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Innermost intercostal muscles

Recommended video: Intercostal muscles [02:28]
Attachments, innervation and functions of the intercostal muscles.
Innermost intercostal muscles (Musculi intercostales intimi)

Innermost intercostals comprise the third and deepest layer of intercostal muscles. They are located deep to the internal and external intercostals, filling the 11 intercostal spaces between the ribs together with the other intercostal muscles. In general, the intercostal muscles belong to the intrinsic muscles of the thoracic wall, together with the serratus posterior, levatores costarum, subcostal, and transversus thoracis muscles.

The functions of the innermost intercostals are similar to those of internal intercostals; they assist breathing by depressing the ribs and support the integrity of the thoracic cage.

Key facts about the innermost intercostal muscles
Origin Costal groove of ribs
Insertion Superior border of immediate rib below
Action Depress ribs during forced expiration;
Support intercostal spaces and thoracic cage
Innervation Intercostal nerves
Blood supply Anterior intercostal, posterior intercostal, internal thoracic and musculophrenic arteries; costocervical trunk

This article will discuss the anatomy and function of the innermost intercostal muscles.

  1. Origin and insertion
  2. Relations
  3. Innervation
  4. Blood supply
  5. Functions
  6. Sources
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Origin and insertion

Innermost intercostal muscles originate from the inner surface of the costal groove of the ribs, deep to the origin of the internal intercostal muscles. They course posteroinferiorly and medially and insert to the superior border of the inferior rib.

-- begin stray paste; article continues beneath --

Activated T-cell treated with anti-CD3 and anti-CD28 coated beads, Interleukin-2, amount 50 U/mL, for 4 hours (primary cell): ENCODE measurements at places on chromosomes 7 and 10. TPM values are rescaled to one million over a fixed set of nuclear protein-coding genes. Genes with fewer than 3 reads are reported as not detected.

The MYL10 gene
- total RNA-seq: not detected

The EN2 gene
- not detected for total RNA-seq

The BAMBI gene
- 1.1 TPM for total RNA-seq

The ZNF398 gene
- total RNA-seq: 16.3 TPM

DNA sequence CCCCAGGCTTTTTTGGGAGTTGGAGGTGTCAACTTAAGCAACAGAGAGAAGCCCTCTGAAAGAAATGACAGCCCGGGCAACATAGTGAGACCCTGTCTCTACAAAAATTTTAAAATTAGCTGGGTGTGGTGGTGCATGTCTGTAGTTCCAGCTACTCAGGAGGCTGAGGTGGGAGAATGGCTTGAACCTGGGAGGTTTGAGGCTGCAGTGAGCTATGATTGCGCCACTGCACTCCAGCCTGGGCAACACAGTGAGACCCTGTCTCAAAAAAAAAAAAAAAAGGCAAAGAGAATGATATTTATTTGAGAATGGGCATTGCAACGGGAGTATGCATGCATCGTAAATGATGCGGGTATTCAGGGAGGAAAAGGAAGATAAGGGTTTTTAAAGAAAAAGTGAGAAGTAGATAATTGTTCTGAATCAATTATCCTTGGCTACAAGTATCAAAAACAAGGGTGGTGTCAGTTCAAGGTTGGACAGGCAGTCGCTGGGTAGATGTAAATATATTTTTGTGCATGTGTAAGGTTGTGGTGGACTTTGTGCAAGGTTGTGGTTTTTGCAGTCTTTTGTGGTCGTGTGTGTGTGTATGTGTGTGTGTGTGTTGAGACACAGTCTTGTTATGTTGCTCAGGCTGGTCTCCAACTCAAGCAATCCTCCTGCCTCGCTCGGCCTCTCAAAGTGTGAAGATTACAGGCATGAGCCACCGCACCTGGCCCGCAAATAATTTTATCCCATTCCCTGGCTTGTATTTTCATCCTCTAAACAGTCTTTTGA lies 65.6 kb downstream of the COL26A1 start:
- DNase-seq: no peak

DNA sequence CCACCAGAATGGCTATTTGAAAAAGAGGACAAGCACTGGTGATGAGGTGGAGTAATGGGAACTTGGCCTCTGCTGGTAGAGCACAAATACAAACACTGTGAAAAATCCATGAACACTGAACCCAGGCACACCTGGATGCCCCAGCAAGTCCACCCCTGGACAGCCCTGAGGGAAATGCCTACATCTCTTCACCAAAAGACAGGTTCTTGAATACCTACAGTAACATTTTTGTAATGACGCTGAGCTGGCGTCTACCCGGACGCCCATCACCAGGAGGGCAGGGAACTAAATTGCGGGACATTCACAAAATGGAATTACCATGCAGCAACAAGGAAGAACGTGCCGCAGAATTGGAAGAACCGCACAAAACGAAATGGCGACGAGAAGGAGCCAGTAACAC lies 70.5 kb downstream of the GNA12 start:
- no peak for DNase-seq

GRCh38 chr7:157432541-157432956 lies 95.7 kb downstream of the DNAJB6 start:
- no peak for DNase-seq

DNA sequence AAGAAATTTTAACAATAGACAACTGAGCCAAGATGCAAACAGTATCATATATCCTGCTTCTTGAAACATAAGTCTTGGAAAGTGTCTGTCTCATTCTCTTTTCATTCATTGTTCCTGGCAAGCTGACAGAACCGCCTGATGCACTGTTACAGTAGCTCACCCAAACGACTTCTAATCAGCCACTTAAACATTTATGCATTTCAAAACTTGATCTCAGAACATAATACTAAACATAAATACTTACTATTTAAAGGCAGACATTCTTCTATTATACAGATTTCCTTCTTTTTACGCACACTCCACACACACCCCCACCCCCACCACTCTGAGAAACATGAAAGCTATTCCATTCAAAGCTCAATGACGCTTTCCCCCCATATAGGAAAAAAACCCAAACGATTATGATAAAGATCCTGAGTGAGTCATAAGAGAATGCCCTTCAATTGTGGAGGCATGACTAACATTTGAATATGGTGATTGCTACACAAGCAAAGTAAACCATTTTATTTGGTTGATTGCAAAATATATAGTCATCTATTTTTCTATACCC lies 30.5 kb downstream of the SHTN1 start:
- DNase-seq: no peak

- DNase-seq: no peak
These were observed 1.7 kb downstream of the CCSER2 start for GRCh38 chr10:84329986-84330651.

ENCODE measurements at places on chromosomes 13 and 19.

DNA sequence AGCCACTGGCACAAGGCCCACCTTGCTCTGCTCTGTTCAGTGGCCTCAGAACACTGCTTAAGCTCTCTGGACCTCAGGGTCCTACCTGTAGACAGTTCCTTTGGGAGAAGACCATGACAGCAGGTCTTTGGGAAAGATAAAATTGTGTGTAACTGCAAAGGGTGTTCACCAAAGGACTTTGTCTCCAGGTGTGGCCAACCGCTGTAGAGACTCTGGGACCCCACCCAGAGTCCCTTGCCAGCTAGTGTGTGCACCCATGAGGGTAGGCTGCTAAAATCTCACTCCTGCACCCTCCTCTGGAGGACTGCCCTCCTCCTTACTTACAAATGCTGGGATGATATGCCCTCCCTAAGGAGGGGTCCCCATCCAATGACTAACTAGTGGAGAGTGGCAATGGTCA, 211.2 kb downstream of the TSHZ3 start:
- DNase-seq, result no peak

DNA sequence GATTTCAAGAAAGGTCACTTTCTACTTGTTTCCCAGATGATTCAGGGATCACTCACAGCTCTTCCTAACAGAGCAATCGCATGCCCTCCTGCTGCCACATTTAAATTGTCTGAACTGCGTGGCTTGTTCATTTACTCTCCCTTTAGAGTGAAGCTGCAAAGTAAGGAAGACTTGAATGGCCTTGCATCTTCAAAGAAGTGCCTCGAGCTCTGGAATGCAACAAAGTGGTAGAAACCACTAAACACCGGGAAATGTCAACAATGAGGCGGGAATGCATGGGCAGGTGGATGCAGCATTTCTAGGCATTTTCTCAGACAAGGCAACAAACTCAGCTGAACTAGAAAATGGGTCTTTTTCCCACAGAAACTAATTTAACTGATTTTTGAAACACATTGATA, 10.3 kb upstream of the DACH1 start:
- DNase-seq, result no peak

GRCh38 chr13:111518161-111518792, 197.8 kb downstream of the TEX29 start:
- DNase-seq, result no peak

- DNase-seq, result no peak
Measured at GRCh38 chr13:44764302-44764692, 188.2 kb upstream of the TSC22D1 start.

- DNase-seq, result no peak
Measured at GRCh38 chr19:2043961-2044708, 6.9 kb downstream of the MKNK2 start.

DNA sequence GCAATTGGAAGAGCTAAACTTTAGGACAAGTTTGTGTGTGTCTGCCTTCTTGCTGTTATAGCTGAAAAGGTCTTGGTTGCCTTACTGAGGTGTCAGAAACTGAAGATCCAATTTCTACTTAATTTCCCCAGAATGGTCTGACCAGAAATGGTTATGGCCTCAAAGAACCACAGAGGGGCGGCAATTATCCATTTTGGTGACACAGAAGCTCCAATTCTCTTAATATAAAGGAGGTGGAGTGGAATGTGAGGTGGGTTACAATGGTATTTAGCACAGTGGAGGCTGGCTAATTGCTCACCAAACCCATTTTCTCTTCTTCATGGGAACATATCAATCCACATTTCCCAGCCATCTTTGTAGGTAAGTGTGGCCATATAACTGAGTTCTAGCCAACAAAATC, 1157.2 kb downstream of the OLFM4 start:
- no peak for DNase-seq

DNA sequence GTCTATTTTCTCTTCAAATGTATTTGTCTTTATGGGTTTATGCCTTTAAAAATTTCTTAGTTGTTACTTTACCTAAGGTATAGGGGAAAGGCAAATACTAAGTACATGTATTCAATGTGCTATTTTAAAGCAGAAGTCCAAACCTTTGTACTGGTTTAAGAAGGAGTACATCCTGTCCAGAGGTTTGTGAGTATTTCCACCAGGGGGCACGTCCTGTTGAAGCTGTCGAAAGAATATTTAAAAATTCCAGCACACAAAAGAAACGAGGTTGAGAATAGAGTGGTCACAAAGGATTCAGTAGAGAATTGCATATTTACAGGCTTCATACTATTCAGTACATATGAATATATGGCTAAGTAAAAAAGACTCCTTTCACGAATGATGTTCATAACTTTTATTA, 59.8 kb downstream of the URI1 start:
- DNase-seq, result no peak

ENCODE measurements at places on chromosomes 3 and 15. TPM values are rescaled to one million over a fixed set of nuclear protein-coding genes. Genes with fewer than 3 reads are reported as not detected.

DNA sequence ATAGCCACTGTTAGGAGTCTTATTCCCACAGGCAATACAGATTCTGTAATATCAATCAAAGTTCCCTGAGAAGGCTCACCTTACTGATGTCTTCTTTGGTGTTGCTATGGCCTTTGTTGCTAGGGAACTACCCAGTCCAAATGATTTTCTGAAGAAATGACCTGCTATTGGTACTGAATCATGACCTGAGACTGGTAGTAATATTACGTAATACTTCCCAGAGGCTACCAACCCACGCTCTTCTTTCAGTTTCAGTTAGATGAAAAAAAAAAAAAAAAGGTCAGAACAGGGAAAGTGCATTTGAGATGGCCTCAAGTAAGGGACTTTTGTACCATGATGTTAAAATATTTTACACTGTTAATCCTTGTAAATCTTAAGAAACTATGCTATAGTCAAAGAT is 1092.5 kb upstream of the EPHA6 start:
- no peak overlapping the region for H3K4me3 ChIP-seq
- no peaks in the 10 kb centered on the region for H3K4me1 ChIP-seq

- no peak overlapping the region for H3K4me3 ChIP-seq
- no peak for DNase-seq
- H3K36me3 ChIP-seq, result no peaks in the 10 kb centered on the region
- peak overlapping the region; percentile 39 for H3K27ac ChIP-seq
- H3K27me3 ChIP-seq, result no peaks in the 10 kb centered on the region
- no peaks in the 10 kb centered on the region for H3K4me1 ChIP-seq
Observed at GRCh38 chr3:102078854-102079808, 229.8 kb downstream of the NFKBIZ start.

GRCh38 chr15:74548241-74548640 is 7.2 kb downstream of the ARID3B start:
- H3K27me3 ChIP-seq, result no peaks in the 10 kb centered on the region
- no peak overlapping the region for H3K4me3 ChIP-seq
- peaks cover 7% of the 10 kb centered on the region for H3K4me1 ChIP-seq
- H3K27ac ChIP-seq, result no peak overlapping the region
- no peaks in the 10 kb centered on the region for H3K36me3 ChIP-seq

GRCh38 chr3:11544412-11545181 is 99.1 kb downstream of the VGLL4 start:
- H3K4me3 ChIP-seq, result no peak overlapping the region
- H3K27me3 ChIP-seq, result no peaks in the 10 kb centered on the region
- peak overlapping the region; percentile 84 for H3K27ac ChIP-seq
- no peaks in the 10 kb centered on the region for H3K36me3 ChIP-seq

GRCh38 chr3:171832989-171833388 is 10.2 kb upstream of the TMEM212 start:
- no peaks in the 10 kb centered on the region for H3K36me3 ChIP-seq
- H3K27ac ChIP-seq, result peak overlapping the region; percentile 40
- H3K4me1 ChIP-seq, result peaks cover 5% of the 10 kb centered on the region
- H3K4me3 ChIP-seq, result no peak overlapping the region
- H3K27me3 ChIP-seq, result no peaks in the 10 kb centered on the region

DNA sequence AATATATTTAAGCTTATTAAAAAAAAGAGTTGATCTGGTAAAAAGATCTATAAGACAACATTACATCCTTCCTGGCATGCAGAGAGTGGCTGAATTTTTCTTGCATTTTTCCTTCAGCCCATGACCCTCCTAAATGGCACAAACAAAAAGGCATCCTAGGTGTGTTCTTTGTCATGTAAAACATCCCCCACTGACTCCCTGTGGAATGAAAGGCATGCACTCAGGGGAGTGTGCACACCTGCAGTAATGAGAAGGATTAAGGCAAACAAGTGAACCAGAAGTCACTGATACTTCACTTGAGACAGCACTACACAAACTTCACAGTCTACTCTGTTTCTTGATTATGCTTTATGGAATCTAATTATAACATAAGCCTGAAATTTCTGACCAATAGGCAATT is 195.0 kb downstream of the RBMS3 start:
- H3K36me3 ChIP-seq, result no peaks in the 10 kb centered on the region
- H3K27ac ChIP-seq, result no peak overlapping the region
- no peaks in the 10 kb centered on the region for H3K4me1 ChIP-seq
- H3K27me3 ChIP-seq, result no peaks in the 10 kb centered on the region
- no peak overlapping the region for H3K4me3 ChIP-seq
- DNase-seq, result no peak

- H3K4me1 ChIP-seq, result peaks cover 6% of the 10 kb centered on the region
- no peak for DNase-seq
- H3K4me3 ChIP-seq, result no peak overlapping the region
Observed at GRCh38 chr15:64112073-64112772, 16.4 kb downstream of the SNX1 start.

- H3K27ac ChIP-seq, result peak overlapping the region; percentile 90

These muscles are not equally developed in every intercostal space; the least developed muscles are located in the superior intercostal spaces, becoming more prominent in the more inferior intercostal spaces Even the most developed ones do not fill the entire length of intercostal spaces, but rather fill in their middle two quarters.


Innermost intercostals are often considered as deep parts of the internal intercostals because of the same orientation of their muscle fibers and their common function. However, the innermost and internal intercostals are separated and thus physically distinctive by the neurovascular bundle of the costal groove (intercostal artery, vein and nerve) that runs over the superior part of the anterior surfaces of innermost intercostals. The posterior surfaces of these muscles are in relation to the endothoracic fascia and parietal pleura.

Each innermost intercostal lies in the same plane as the transversus thoracis muscle of the corresponding intercostal space. The most developed innermost intercostals, i.e. those located in the inferior intercostal spaces, may blend with the subcostales of the same intercostal space.


Innermost intercostal muscles are innervated by the intercostal nerves, which are the anterior rami of the thoracic spinal nerves.

Blood supply

These muscles are supplied by the vessels of the thoracic wall;

The venous drainage happens via the anterior and posterior intercostal veins that empty into either the azygos or the brachiocephalic veins. They both are tributaries of the superior vena cava.

Learn more about the blood supply of the intercostal muscles and spaces with our articles, video tutorials, quizzes and diagrams.


The precise function of innermost intercostal muscles is not yet determined, yet it is highly likely that it is the same as in the internal intercostal muscles. It is suggested that these muscles depress the ribs and aid pushing the air out of the lungs during forced expirium. This puts them into the category of accessory respiratory musculature that is active only during forced breathing.

Besides aiding respiration, these muscles are tonically contracted constantly , increasing the rigidity of the chest wall and making it suitable to be manipulated by the diaphragm.

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